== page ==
Ideal RRSP picks to meet the deadline

Using screens and quantitative criteria to make calculated contributions

Andrew Willis 1 March, 2019 | 1:00PM

 

 

Ian Tam: As we approach the RRSP contribution deadline in Canada for a calendar year 2018, many retail investors are likely on the hunt for reasonable names that are meant to be held long-term in the tax sheltered account. Today, I used Morningstar CPMS to come up with a strategy that looks for reasonable names that may fit this criteria. So, when you think about investing for an RRSP, you're often thinking about long-term growth, capital preservation and possibly some dividend yields. So with those ideas in mind, turn your attention to the pie chart on my screen. As you know I typically create models that first rank stocks based on a number of factors. So this week, with that RRSP retirement investment in mind I use these specific factors.

You'll see that 25% of my model is based on what I called 'deviation around five year earnings per share'. So, basically what we're doing here is we're looking for companies with very consistent earnings, not small-cap mining companies for example that have earnings that are all over the place. We much prefer nice steady earnings like a bank or maybe a consumer staples company for example.

In a simple frame of mind I also look at five-year beta. So, if you recall, beta measures the historical sensitivity of a stock against a particular index. So, because we are looking at Canada, we actually use the S&P/TSX as composite as our main benchmark. So when we have a beta that's less than 1 what that means is that stock historically when the benchmark or the index moves up our stock moves up less than the index. More importantly though when the stock – sorry when the index moves down our stock moves down less and that's really what we're looking for. We're looking for companies that not overly volatile when compared to a specific index in this case the TSS composite.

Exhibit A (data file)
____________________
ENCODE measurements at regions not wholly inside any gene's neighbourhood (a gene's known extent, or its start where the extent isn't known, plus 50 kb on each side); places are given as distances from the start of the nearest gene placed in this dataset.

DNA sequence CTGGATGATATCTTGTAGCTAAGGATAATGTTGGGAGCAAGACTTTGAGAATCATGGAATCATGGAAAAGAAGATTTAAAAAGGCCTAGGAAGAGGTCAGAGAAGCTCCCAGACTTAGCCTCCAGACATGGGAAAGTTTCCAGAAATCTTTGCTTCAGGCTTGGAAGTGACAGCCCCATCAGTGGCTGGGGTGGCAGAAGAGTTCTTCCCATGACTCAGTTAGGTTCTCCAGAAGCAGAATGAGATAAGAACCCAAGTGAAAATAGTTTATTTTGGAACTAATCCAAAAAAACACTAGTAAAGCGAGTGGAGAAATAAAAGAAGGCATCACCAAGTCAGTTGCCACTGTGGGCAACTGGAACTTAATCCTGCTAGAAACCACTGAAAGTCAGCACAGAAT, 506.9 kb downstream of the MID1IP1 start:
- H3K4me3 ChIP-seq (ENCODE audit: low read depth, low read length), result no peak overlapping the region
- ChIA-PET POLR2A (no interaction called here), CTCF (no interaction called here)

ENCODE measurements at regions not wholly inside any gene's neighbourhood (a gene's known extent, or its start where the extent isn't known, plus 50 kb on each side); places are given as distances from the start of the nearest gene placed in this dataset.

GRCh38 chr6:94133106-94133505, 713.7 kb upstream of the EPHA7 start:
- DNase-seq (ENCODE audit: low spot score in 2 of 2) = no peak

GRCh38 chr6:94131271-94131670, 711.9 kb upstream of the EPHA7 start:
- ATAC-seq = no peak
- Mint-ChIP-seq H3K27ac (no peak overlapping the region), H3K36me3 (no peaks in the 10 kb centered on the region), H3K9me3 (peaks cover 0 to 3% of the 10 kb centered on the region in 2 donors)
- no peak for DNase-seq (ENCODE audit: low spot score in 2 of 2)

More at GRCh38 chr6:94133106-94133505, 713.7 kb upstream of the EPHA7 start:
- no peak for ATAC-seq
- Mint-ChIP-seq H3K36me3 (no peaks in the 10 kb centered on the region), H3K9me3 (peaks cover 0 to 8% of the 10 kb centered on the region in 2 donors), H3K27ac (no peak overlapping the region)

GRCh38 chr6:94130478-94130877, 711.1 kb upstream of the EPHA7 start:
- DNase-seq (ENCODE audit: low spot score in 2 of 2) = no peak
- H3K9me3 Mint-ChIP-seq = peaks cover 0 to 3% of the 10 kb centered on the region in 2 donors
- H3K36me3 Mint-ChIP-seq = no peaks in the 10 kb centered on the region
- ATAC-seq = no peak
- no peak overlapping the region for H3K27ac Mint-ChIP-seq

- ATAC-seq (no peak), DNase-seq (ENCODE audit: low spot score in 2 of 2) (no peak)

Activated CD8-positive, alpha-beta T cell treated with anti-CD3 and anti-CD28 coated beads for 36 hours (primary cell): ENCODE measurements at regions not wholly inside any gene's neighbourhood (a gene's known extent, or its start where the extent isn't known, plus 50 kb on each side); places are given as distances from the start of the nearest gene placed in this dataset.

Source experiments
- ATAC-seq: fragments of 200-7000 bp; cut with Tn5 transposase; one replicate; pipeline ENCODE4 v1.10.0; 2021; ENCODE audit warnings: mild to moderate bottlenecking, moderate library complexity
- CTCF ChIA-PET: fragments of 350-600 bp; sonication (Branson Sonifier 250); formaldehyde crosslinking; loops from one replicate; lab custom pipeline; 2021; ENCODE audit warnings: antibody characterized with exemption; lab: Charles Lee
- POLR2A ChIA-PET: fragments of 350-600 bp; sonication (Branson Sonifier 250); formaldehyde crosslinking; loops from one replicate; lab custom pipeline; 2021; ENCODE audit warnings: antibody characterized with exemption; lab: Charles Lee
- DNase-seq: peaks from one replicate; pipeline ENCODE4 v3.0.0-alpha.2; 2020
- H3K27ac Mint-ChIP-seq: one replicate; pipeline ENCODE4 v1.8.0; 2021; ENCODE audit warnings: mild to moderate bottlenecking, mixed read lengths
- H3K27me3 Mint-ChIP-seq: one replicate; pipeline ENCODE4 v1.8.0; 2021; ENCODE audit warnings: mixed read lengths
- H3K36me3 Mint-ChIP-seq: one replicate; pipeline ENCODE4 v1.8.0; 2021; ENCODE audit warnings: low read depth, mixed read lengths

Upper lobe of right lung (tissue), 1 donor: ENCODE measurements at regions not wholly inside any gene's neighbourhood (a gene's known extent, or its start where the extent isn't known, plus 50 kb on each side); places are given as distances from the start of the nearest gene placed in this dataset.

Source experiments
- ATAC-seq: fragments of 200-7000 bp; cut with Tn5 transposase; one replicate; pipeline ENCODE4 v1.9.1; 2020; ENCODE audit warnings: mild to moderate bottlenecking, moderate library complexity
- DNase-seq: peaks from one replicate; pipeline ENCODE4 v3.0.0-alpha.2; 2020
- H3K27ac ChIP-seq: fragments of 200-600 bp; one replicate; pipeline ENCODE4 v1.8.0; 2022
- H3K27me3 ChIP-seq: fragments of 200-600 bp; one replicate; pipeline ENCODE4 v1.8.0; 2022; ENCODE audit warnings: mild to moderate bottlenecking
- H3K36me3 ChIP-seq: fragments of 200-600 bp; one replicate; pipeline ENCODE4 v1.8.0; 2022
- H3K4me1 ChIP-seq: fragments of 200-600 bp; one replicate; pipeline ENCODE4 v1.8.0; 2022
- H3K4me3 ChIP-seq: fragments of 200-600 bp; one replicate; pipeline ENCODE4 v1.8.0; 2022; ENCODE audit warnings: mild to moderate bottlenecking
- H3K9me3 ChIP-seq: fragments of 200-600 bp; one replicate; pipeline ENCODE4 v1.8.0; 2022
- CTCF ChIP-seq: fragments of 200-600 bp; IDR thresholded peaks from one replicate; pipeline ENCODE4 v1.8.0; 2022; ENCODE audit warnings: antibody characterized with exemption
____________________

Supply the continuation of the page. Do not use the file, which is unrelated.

Also just of note here I use a 'five-year' which is a fairly long-term measure of beta and of course I prefer companies that have lower betas relative to the TSS composite. So, those are two fairly large pieces of my model today and they're worth of a 50% of a stocks ranking. Of course, I also look at dividend yields, most people know what dividend yields are, basically it’s the dividend paid divided by the price of the stock and of course, we want higher yields.

In addition to that the last three slices of the pie here look at pretty medium or long term growth of a company. More specifically, I'll look at five year earnings per share growth, which is basically their growth of the bottom line. We also look at five year sales growth, which is the growth of revenue or the top line and we also look for five year cash flow growth, which could often point to the ability for a company to actually continue to pay dividends into the future.

So, with this pie chart, what I've basically done is taken these factors and I've use them to rank all the stocks that are covered by Morningstar CPMS from number 1 to number 700, which is the total universe of companies that we cover at Morningstar CPMS.

Now for us to create an actual model, what I've done is also after I put everything in order, I start to screen all companies that are perhaps less desirable. So, a couple of things. In order to consider buying a stock, I only consider the top 25% of those 700 companies after I put them in order based on that pie chart. I also look at companies that pay a dividend yield better than 3.75%, that may seem like a weird number. What that represents is the median dividend yield across the 700 stocks today.

Also look for a companies with a market cap that are greater than $107 million, again, that seems like an odd number. What I'm really doing there is excluding the bottom third of stocks, by market cap again out of the 700 companies that we cover.

Just below that, I also reference dividend payout ratios. So, when you're a dividend investor, it's very important to have nice conservative payout ratios. We saw this back in the oil crunch of 2014 when companies like Baytex Energy suddenly starting out – started to payout more dividends that they were making in earnings. And that of course is not sustainable. You can't payout more than you make as a company. So, the measure that defines that is called payout ratio. So, for a stock to be considered in my model today, I need a payout ratio that's less than 80% on earnings or less than 60% on cash flows. So, that in essence makes up a number of very specific screens that excludes companies out of the Morningstar CPMS database.

Now this third step in my process, and I'm going to test this for you in a moment, but the third step is the self-discipline. That's the most important part of investing in general. It's very easy to convince yourself when to buy a stock, it's very difficult to have the discipline to know when to sell a stock and that's where the CPMS methodology I think is very strong and very clear.